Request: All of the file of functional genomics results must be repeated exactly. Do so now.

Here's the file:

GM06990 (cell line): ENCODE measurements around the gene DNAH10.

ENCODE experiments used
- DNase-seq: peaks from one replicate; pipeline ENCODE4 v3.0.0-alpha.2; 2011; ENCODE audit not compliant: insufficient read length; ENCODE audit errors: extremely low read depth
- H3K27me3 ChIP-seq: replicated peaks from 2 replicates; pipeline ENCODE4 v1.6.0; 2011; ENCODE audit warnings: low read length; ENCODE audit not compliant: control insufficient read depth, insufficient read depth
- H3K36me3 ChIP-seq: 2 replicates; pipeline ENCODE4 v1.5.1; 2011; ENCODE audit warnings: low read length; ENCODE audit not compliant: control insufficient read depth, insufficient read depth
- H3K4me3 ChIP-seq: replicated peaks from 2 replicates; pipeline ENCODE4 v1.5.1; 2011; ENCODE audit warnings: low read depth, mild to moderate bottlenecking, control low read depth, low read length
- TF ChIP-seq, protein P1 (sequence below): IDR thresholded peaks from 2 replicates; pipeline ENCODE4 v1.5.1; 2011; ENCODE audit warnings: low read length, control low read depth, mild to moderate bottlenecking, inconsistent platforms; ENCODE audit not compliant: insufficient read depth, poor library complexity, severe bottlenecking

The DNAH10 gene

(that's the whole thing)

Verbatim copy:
GM06990 (cell line): ENCODE measurements around the gene DNAH10.

ENCODE experiments used
- DNase-seq: peaks from one replicate; pipeline ENCODE4 v3.0.0-alpha.2; 2011; ENCODE audit not compliant: insufficient read length; ENCODE audit errors: extremely low read depth
- H3K27me3 ChIP-seq: replicated peaks from 2 replicates; pipeline ENCODE4 v1.6.0; 2011; ENCODE audit warnings: low read length; ENCODE audit not compliant: control insufficient read depth, insufficient read depth
- H3K36me3 ChIP-seq: 2 replicates; pipeline ENCODE4 v1.5.1; 2011; ENCODE audit warnings: low read length; ENCODE audit not compliant: control insufficient read depth, insufficient read depth
- H3K4me3 ChIP-seq: replicated peaks from 2 replicates; pipeline ENCODE4 v1.5.1; 2011; ENCODE audit warnings: low read depth, mild to moderate bottlenecking, control low read depth, low read length
- TF ChIP-seq, protein P1 (sequence below): IDR thresholded peaks from 2 replicates; pipeline ENCODE4 v1.5.1; 2011; ENCODE audit warnings: low read length, control low read depth, mild to moderate bottlenecking, inconsistent platforms; ENCODE audit not compliant: insufficient read depth, poor library complexity, severe bottlenecking

The DNAH10 gene